When Health Minister Osagie Ehanire was, on Thursday, asked if health workers are being paid “hazard allowance for the job that they are doing,” in tackling the coronavirus pandemic, he said he was “not aware.”
Mr Ehanire added that whether during a pandemic or not, handling emergencies is a “standard job they (health workers) do every day.”
As he said so, his interviewer, House Speaker Femi Gbajabiamila, cut in. “I thought you said coronavirus is novel? How is it a standard job they are doing?” to which the minister replied: “they are screening for temperature.”
The Speaker pressed on. “They don’t screen for coronavirus everyday. They’ve never done it before. It’s the most infectious disease in the world. The answer to my question is that they are not being paid a hazard allowance.”
“I’m not aware” was again the minister’s response.
“You should be aware. You dropped the ball there,” Mr Gbajabiamila chided as lawmakers met with the leaders of Nigeria’s team tackling the coronavirus.
At the same event, the Secretary to the Government of the Federation, Boss Mustapha, made a controversial statement on Nigeria’s health sector.
Mr Mustapha, who is also the chairman of the Presidential Task force (PTF) on COVID-19, said he only realised how bad Nigeria’s health infrastructure was after he was appointed to head the team.
“I never knew that our entire healthcare infrastructure was in the state in which it is — until I was appointed to do this work,” Mr Mustapha told the leadership of the national assembly.
Salary structure of health workers
PREMIUM TIMES earlier reported how nurses and midwives taking care of COVID-19 patients said they had no life insurance and were not receiving any special hazard allowance different from that embedded in their salaries.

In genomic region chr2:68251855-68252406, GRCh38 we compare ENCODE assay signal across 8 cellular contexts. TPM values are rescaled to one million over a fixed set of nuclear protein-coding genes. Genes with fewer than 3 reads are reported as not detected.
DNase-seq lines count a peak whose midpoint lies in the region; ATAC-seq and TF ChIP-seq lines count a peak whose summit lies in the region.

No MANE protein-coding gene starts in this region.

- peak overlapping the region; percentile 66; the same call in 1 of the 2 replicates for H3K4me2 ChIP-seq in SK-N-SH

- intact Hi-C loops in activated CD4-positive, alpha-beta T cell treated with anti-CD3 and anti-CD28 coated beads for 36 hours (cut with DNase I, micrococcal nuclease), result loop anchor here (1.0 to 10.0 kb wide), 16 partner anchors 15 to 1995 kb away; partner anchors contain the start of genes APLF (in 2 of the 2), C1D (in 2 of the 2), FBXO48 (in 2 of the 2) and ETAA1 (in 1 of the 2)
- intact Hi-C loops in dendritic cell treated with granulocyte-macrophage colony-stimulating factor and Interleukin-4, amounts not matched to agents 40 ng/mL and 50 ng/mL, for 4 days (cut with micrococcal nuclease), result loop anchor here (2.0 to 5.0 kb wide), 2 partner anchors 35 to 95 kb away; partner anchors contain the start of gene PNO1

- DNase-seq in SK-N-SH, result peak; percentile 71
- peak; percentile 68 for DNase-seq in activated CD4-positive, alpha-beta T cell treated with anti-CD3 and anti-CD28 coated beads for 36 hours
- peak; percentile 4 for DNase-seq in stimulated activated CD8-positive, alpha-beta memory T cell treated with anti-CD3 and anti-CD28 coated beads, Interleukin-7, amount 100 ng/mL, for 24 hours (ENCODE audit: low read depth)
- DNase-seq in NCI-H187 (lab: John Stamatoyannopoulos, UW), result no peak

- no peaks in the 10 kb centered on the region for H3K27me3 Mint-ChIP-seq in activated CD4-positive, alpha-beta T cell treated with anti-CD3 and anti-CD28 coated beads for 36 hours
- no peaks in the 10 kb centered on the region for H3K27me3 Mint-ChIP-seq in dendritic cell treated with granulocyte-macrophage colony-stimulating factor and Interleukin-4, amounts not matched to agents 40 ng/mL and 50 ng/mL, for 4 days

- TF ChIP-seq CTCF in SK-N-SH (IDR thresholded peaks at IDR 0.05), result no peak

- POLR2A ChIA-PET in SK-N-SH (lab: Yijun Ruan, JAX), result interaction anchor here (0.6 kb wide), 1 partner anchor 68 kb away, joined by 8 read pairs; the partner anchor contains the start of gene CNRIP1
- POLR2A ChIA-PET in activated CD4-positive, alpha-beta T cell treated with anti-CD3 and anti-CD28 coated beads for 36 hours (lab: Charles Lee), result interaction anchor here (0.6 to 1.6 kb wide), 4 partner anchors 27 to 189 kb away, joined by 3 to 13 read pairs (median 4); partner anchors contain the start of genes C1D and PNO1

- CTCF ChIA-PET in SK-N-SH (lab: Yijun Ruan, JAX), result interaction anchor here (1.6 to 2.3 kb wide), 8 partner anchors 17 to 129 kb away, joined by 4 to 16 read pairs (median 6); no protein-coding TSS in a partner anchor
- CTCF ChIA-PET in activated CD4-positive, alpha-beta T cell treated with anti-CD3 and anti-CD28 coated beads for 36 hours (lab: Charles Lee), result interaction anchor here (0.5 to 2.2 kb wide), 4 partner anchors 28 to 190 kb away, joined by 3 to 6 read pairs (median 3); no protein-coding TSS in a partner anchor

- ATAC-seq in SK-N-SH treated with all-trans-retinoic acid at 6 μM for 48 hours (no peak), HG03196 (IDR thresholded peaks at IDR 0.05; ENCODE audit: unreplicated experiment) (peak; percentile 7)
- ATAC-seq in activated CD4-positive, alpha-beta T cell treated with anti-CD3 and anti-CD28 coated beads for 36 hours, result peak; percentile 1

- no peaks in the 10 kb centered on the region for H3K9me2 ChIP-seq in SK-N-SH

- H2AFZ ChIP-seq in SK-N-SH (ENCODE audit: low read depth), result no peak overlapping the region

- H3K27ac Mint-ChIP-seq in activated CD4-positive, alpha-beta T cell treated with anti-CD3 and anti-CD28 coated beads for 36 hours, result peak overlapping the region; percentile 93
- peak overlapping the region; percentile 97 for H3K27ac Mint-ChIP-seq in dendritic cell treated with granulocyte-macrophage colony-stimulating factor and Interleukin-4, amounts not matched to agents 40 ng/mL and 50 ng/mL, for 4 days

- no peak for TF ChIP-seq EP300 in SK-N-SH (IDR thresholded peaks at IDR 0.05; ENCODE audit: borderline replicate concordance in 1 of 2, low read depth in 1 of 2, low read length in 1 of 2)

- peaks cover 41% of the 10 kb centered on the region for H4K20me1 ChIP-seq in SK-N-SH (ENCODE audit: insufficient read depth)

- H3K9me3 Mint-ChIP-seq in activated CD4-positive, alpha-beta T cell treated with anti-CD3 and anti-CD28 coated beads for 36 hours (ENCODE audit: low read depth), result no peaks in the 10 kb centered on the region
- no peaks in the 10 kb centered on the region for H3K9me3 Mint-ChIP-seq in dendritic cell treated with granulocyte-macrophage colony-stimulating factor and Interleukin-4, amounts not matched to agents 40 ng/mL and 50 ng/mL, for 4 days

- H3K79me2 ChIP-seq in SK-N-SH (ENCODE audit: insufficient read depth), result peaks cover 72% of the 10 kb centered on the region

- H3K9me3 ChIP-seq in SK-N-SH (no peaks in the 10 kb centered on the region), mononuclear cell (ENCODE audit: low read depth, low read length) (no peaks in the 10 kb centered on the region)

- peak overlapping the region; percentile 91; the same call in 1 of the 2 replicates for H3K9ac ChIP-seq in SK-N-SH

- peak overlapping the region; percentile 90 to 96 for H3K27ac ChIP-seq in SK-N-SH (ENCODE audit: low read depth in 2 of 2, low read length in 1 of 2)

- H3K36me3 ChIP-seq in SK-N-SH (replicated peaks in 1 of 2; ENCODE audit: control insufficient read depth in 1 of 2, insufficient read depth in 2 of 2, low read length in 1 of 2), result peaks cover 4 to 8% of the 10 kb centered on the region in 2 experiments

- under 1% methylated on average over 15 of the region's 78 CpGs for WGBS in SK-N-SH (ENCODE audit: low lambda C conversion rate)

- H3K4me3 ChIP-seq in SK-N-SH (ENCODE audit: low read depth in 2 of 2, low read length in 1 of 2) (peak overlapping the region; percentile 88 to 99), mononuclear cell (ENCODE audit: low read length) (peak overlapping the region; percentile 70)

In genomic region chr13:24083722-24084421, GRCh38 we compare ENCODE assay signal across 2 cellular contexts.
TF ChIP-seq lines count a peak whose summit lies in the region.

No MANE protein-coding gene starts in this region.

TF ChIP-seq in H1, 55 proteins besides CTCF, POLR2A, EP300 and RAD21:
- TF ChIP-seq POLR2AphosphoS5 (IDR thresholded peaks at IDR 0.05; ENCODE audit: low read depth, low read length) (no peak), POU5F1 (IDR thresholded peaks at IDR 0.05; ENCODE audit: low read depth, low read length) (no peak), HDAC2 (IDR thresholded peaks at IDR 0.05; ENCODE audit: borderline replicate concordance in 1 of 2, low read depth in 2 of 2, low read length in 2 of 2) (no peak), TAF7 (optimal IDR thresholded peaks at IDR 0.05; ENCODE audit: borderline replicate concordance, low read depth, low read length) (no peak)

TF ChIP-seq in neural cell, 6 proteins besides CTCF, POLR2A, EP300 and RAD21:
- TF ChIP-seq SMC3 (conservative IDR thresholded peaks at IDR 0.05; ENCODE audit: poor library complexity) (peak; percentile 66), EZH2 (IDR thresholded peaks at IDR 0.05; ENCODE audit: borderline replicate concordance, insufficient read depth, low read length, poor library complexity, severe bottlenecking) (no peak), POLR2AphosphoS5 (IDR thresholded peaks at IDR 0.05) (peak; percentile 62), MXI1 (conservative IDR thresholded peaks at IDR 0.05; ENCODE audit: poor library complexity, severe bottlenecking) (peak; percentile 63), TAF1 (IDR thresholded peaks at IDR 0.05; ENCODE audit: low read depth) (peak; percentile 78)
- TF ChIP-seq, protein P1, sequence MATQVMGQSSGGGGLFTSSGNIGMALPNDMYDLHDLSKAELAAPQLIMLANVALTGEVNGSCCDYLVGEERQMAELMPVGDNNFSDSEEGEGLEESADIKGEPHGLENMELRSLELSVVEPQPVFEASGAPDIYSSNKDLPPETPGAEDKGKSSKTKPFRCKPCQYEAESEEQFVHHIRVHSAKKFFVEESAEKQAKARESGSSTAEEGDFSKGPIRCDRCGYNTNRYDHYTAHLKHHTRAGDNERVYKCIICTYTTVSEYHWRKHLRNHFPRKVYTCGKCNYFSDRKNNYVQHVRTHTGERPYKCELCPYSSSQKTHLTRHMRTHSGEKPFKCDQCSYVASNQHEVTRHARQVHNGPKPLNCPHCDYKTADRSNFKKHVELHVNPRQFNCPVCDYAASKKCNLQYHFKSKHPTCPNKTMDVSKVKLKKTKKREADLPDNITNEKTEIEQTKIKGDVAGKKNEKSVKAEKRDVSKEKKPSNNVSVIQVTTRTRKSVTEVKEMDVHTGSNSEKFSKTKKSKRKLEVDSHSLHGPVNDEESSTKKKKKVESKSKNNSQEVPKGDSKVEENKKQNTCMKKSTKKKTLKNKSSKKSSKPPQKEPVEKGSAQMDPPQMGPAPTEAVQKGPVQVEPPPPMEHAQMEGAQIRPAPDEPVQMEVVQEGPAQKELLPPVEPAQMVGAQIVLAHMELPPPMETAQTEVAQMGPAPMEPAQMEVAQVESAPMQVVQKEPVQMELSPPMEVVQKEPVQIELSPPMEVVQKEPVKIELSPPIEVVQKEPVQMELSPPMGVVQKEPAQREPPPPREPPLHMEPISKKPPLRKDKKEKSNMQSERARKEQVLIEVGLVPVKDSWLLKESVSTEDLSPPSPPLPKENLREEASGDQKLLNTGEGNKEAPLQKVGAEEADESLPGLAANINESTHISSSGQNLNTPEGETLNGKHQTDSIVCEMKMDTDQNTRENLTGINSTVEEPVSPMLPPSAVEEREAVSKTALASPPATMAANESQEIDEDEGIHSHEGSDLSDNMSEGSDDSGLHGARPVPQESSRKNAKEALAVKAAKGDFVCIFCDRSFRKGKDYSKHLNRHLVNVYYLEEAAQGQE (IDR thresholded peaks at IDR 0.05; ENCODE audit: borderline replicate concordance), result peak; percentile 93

An entry level federal doctor or dentist earns an annual consolidated earning of about ₦1.7 million ($4,722), rising to ₦8.5 million ($23,611) for the highest grade, as stipulated in the 2019 Consolidated Medical Salary Scale (CONMESS).
Of this, hazard allowance is ₦60,000 ($167) per annum for medical workers at all grades, said Olanrewaju Amusat, Executive Director of SmileBuilders Initiative.
As for nurses, midwives and other health workers, their total annual entry earning is ₦360,000 ($1000), rising to ₦3.2 million ($8,889) for the highest grade, as contained in the 2019 Consolidated Health Salary Structure.
In contrast, the annual take home pay of each member of the House of Representatives in basic salaries and allowances is ₦17 million ($47,222) — enough to pay at least 10 entry level doctors.
For senators, it is ₦24 million ($66,667) — enough to pay at least 14 entry level doctors. Yet, the lawmakers have maintained that they are underpaid.
For regional comparison, a 2017 report by Africa Check showed that in South Africa, a full time intern earns US$2,760 monthly, seven times more than Nigeria’s. Also, a June 2017 deal signed by Kenyan doctors offered the lowest paid among them a gross monthly pay of KSh212,989 (US$2,000 — 5 times Nigeria’s).
Oftentimes, complaints of poor remuneration and welfare have pushed health workers in Nigeria to down tools.
Nigeria was still bracing on how to contain the spread of COVID-19 in mid-March when resident doctors in Abuja embarked on an indefinite strike. They have since called it off.